The present invention relates to a method of laundering textiles including the steps of agitating the textiles in an aqueous wash bath, separating the aqueous wash bath from the textiles, agitating the textiles in an aqueous rinse bath, separating the aqueous rinse bath from the textiles, and drying the textiles. The improvement in the method comprises dispersing an amount, sufficient to improve the water draining, of a polysiloxane in the aqueous rinse prior to separating the rinse bath from the textiles. The polysiloxane is a triorganosiloxane-endblocked polydiorganosiloxane selected from the group consisting of low-viscosity polysiloxanes and high-viscosity polysiloxanes, the low-viscosity polysiloxanes having an average of 25 to 125 siloxane units per molecule with 4 to 15 percent of the siloxane units being nitrogen-containing siloxane units, the high-viscosity polysiloxanes having an average of 400 to 600 siloxane units per molecule with 1 to 15 percent of the siloxane units being nitrogen-containing siloxane units. The nitrogen-containing siloxane units bear a substituent of the formula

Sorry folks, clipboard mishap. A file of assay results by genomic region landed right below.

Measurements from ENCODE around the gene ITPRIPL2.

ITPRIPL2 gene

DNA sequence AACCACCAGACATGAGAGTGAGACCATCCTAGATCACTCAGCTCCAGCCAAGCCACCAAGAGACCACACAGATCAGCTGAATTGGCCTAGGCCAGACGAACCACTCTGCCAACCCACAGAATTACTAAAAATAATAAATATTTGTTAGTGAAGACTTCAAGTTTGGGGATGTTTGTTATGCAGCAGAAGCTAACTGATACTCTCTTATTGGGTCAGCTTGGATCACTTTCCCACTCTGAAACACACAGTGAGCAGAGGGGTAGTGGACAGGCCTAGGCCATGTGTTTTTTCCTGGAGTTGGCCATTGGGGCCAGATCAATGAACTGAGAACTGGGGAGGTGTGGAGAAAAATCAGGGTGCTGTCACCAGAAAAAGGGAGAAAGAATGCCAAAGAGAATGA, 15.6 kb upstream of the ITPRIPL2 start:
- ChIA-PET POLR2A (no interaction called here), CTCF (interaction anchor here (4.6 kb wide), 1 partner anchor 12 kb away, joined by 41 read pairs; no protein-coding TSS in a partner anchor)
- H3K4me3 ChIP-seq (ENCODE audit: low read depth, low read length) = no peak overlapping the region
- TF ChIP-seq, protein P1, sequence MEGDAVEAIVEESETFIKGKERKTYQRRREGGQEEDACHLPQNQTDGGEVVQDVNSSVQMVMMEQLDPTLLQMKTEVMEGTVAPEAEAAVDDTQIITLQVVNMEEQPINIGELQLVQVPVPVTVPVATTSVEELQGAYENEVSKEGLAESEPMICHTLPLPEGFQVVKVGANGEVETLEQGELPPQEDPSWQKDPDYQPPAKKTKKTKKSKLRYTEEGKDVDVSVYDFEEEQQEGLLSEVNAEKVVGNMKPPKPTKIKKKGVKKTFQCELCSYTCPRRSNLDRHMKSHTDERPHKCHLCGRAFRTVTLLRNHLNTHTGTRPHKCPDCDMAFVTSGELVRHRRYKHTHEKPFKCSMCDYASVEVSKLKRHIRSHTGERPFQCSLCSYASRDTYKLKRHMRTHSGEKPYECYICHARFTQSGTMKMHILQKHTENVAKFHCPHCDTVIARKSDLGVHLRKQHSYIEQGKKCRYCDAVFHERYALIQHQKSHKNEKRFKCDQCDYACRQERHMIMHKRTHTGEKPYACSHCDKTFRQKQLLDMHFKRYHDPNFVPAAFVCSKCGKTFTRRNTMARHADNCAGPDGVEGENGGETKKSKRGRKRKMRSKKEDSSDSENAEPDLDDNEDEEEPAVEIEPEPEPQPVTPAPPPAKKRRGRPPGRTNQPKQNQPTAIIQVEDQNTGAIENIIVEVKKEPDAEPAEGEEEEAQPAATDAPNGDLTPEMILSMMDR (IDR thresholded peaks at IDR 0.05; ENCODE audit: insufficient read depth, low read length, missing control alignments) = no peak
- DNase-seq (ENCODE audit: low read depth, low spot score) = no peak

--R'(NHCH2 CH2)n NHR"
wherein n is 0 or 1, R' denotes an alkylene radical of 3 to 6 carbon atoms, and R" denotes a hydrogen radical or an alkyl radical of 1 to 6 carbon atoms, and substantially all other organic substituents in the polydiorganosiloxane are methyl groups.
This invention is based on the discovery that a small amount of silicone, dispersed in the final rinse water during the laundering of textiles, improves the flow of water out of the textiles during the subsequent spin-filter operation so that the textiles contain less residual water and can be dried more rapidly and energy efficiently. In general, it has been found that a fairly wide variety of silicone materials provide some improvement in water draining from textiles. Most important for the present invention, it has been discovered that the extent of improvement in water draining is surprisingly greater when certain classes of aminoalkyl-containing polydiorganosiloxanes are employed.